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Dravid: Jewel in Indian batting crown

Much like his batting, Rahul Dravid is, without fuss and much ado, set to play his 100th Test on Saturday.

india Updated: Mar 16, 2006 16:54 IST
Press Trust of India
Press Trust of India

Much like his batting, Rahul Dravid is, without fuss and much ado, set to play his 100th Test on Saturday having emerged as the jewel in the crown of Indian batting, well on his way to a place in the game's hall of fame.

The nickname 'wall', perhaps coined by a frustrated bowler, is somewhat unfair to his immense batting skills which include silken cover and straight drives, daring hook shots and delicate cuts. Walls do not think but Dravid is a thinking cricketer if ever there was one.

Only Don Bradman and seven other batsmen in the 120-year old history of the game have better Test averages than the Indian skipper. His 58.16 is the best among all the current batsmen, including Sachin Tendulkar (55.79) and Australian captain Ricky Ponting (57.71), and he is not done yet.

Tendulkar is an icon and Virender Sehwag the daredevil. While they are basking in public adulation, Dravid, almost quietly, has become the backbone of India's batting.

Another Indian legend Sunil Gavaskar aptly described him as the "iron man of Indian cricket whose strength of character shines through in every move he makes on the field."

Characteristically, Dravid says that there is no point in making a big fuss about joining Tendulkar, Gavaskar, Kapil Dev, Dilip Vengsarkar and Anil Kumble in playing 100 Tests for India. Nevertheless, he talks of a special feeling and hopes he will be on the winning side when he reaches the landmark in the third Test against England on Saturday.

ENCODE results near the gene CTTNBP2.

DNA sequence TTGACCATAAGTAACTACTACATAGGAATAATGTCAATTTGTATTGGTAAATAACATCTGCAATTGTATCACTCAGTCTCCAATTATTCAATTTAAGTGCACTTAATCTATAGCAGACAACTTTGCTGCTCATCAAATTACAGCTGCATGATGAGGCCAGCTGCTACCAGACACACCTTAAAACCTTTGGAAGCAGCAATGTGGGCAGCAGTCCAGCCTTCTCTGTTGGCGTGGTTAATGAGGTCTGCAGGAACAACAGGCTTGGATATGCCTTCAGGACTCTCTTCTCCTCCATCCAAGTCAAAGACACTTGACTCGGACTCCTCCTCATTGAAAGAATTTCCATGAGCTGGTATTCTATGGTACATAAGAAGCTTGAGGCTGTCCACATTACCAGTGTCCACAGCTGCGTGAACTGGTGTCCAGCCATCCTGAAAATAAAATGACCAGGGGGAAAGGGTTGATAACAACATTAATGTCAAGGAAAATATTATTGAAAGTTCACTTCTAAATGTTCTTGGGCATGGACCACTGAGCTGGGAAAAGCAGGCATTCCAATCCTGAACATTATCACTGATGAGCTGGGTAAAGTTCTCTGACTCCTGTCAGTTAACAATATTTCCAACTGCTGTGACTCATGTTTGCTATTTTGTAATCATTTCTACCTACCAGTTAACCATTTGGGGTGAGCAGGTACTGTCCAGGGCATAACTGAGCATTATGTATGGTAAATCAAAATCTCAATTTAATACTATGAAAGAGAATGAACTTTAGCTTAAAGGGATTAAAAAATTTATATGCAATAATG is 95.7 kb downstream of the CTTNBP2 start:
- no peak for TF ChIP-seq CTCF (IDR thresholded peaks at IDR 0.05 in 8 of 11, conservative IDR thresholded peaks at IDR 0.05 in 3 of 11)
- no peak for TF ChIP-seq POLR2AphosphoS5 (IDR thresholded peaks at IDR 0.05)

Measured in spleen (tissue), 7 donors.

India's coach Greg Chappell, himself one of the 17 batsmen in the game's history who have played 80 or more Tests with an average of over 50, admires not only Dravid's batting achievements but his leadership too.

"Rahul is getting better as a skipper. He does the hard work and gets the respect of the boys for it. I really believe that at the end of his time as captain, he is going to be considered by many people to have been one of the best captains India has had," Chappell said on Thursday.

Former Indian skipper Ravi Shastri describes Dravid as a 'quintessential role model'. He is probably a rare player to have played 100 Tests inside 10 years.

"The best thing to have happened to him is that he is now the captain of the side. It has toughened him up and shown us another side of his which was hidden. That is because being captain means taking tough decisions. I wish him all very well," Shastri said.

India's Chief Selector Kiran More says that Dravid carries the team well. "He performs and it is comforting. He listens to us and we listen to him. As a captain, he has a long future ahead of him."

Praise for Dravid comes even from his adversaries on the field. Pakistan captain Inzamam-ul Haq rates him as one of the world's 5 top batsmen and another Pakistani great Javed Miandad, ever miserly with his praise, nonetheless said that it was remarkable that Dravid had stayed so long.

"From now on it is upto Dravid how he plans the rest of his career. I do not know what goals he is setting for himself in his 100th Test. I for one look to score hundreds in my 50th and 100th matches and so on," says the former Pakistani captain.

First Published: Mar 16, 2006 16:42 IST